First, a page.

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Operation Panther's Claw

Operation Panther's Claw
Part of the Afghan War

Operation Panther's Claw in blue; Operation Strike of the Sword in red
Date 19 June 2009 – 20 August 2009
(Main part of the operation ended on 27 July)
Location Helmand Province, Afghanistan
Status Coalition Victory
United Kingdom
Afghan National Army
United States
Taliban insurgents
Commanders and leaders
Brigadier Tim Radford
Colonel Frank Lissner
3,000 (UK)
650 (ANA)
140 (Estonia)
700 (Denmark)
500 (British estimate)[1]
Casualties and losses
10 killed (UK)[2]
12 killed (ANA)[3][4][5][6]
4 killed (Afghan PMC's)[3]
200+ killed (British claim)[7]

Operation Panchai Palang, or Panther's Claw, was a British-led military operation of the Afghan War in Helmand Province in southern Afghanistan. It aimed to secure various canal and river crossings to establish a permanent International Security Assistance Force (ISAF) presence in the area.[8] The Commander of the operation declared the first stage of the operation as a success on 27 July 2009.[9]


  • Background 1
    • British forces in Helmand 1.1
    • Taking and holding ground 1.2
  • The Operation 2
    • Airborne assault 2.1
      • Outcome 2.1.1
    • Insurgent supply line cut off 2.2
    • Third wave 2.3
    • Second stage 2.4
  • Casualties 3
  • See also 4
  • Notes 5
  • References 6
  • External links 7


British forces in Helmand

Soon after the Taliban insurgency took root in Afghanistan large tracts of Helmand Province came under Taliban control. Of all of Afghanistan's provinces, Helmand "has been the most difficult" for coalition forces, according to BBC News foreign correspondent Ian Pannell, and holds the largest Taliban presence.[10]

British forces deployed to Helmand in 2006, formally assuming responsibility for security in the province from US forces on 1 May 2006.[11] In Helmand, described as "the centre of the Taliban insurgency",[12] they faced heavy combat and regular attacks by Taliban fighters.[13]

According to Pannell, the "latest figures" show that more than 10 attacks took place each day in Helmand Province as of July 2009, and most of the nearly 170 British forces fatalities in Afghanistan since 2001 prior to Panther's Claw were caused by the Taliban in Helmand.[10]

Taking and holding ground

Panther's Claw was preceded by several other operations carried out by British and Afghan government forces with the purpose of "taking and holding ground" in Helmand Province.[8]

Operation Zafar, launched on 27 April, lasted one week and involved more than 200 troops of the Afghan National Army (ANA) and Afghan National Police,[8] supported by elements of the Mercian Regiment and The Royal Gurkha Rifles, respectively.[14] The operation succeeded in clearing the Taliban from several villages around Basharan in central Helmand, killing "many Taliban insurgents" according to the Ministry of Defence (MoD) at a cost of only "handful" of ANA and British casualties.[14]

Zafar 2, launched on 19 May, and lasting four days, saw British troops deployed to secure an area so that a checkpoint—to be manned by Afghan forces—could be built on a key route into the provincial capital Lashkar Gah.[8] On 29 May, soldiers from the Royal Regiment of Fusiliers engaged and drove out Taliban fighters near the village of Yatimchay, south of Musa Qala.[8]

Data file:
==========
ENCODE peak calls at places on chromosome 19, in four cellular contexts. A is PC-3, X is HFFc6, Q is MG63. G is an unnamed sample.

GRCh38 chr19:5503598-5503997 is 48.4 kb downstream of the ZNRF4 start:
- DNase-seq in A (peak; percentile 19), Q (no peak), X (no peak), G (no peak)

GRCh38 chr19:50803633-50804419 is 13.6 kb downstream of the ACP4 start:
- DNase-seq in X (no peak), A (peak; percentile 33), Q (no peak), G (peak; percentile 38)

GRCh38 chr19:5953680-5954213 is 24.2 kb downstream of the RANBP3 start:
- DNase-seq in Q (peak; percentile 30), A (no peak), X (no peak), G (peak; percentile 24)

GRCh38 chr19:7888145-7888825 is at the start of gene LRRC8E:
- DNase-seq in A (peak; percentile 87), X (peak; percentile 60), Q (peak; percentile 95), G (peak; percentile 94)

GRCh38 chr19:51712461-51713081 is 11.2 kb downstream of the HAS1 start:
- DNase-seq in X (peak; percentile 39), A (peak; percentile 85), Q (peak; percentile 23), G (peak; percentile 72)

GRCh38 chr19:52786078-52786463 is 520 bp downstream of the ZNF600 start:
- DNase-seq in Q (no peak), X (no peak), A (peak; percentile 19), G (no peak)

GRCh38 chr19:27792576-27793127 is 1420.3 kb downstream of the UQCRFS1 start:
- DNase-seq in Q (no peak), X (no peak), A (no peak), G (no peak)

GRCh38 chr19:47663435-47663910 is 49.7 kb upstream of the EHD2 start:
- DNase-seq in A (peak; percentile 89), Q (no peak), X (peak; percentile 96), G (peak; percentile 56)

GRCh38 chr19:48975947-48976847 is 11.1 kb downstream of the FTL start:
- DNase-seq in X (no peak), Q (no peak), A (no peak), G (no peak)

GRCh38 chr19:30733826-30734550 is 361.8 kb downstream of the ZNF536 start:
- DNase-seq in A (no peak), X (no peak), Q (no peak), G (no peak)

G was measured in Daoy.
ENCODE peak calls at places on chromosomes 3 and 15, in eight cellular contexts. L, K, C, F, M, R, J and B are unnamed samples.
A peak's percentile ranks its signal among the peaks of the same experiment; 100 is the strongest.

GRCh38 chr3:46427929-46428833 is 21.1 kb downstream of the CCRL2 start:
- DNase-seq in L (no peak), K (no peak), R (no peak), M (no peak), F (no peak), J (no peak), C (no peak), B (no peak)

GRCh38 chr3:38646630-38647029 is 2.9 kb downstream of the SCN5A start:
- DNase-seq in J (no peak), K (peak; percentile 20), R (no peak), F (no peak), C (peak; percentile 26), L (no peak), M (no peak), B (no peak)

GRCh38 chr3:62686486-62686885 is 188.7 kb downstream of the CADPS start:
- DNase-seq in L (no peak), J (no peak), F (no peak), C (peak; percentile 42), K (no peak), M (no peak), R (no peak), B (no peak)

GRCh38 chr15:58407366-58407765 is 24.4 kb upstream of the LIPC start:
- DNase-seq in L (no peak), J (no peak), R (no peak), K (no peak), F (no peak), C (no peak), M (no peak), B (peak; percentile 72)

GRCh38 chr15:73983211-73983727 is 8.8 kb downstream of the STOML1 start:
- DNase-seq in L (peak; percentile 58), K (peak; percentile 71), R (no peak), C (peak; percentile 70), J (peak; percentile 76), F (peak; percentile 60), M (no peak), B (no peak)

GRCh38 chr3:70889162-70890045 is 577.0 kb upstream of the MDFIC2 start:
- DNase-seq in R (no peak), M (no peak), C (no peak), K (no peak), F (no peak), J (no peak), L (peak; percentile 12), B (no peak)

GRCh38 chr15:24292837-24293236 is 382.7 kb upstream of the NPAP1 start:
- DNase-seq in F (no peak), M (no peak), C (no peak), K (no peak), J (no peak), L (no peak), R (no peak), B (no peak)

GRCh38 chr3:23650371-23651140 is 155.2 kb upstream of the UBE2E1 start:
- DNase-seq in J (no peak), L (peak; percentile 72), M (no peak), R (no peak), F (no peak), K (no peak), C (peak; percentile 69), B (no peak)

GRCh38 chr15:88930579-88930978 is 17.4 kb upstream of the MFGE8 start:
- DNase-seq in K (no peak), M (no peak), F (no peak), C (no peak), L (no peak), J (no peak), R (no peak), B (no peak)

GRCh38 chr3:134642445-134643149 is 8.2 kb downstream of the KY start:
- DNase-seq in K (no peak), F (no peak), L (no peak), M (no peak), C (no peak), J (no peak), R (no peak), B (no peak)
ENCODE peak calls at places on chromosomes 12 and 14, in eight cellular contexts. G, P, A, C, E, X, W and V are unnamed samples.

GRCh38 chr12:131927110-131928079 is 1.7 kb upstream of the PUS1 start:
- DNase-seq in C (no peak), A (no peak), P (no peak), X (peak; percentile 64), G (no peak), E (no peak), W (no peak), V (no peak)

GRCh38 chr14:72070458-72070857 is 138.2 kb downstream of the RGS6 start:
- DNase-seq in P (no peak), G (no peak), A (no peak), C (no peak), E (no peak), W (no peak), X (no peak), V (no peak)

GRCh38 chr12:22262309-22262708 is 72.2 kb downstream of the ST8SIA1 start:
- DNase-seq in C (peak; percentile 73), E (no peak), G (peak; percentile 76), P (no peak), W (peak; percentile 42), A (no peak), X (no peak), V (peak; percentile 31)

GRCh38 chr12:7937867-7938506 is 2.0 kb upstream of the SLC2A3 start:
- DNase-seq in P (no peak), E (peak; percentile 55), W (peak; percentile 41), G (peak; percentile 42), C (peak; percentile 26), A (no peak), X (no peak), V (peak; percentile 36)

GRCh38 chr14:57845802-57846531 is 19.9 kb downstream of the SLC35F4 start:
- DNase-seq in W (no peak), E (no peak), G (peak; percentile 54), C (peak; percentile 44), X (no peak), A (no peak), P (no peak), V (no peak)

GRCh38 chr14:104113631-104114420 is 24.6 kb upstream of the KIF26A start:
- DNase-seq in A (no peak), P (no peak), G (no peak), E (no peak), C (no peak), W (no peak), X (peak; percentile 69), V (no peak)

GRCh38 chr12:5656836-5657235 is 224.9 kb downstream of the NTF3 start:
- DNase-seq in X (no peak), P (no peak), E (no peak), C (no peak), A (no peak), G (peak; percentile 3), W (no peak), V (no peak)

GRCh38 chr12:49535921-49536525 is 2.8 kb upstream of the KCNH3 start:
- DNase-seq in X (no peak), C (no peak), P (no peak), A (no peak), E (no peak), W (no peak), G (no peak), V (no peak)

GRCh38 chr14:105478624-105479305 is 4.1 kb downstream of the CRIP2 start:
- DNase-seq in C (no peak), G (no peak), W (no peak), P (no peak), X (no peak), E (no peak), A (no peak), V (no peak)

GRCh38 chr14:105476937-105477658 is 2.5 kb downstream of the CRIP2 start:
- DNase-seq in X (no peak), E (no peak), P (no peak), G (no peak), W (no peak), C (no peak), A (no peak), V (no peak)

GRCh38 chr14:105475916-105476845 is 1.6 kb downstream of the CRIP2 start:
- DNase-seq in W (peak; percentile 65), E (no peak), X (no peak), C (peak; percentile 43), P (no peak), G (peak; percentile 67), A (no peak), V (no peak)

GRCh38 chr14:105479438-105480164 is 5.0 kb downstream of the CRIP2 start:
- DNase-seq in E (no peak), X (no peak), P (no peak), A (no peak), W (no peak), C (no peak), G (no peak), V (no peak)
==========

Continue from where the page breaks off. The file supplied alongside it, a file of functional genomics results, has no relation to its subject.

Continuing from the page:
Lt Col Nick Richardson, spokesman for Task Force Helmand, credited the arrival of additional American forces in Helmand with increasing the operational capability of International Security Assistance Force (ISAF) forces in the province and helping to open the way for Panther's Claw.[8]

The Operation

Airborne assault

Panther's Claw was launched around midnight on 19 June 2009 with the stated aim of securing control of various canal and river crossings and establishing a lasting ISAF presence[8] in an area described by Lt Col Richardson as "one of the main Taliban strongholds" ahead of the 2009 Afghan presidential election.[15]

In what the Ministry of Defence described as "one of the largest air operations in modern times", according to BBC News, more than 350 troops from The Black Watch, 3rd Battalion, Royal Regiment of Scotland (3 SCOTS),(2 Rifles) transported by twelve Chinook helicopters, deployed into Bābājī Faşal, northwest of the provincial capital Lashkar Gah, in Helmand Province.[8][15] The operation, which involved thirteen other aircraft—including Apache and UH-60 Black Hawk helicopters, Harriers, unmanned aerial vehicles, and an AC-130H Spectre gunship[8]—involved both British and American air power, and was supported by more than 150 ground forces from the Black Watch and Royal Engineers.[15]

Taliban fighters in the area launched multiple attacks against British forces, all of which were repelled, and 3 SCOTS secured three key crossings—the Lui Mandey Wadi crossing, the Nahr e-Burgha canal and the Shamalan canal—by 23 June.[8] To restrict movement by Taliban forces, British troops also constructed several checkpoints to be manned by 3 SCOTS but eventually ceded to the Afghan National Police.[8][15]


According to Lt Col Stephen Cartwright, Commanding Officer of the Black Watch, 3 SCOTS established a "firm foothold" in the area of the operation despite encountering resistance.[8] Lt Col Richardson reported that British forces killed several insurgents during the course of the operation,[8] which was dubbed the "Battle of Babaji" by a number of news media outlets.[16][17]

On 23 June, the MoD reported that British troops involved in Panther's Claw discovered 1.3 tonnes of United Nations in Kabul, however, revealed the haul to be of mung beans.[18]

Insurgent supply line cut off

Welsh Guards engage the Taliban on 27 June 2009 as part of Operation Panther's Claw.

On 25 June, the 1st Battalion, Welsh Guards, pushed up Shamalan canal securing 14 more crossing points, cutting off the insurgents' supply route and thus preventing more Taliban fighters coming into the Babaji area.[19][20]

Third wave

Blue shows British operation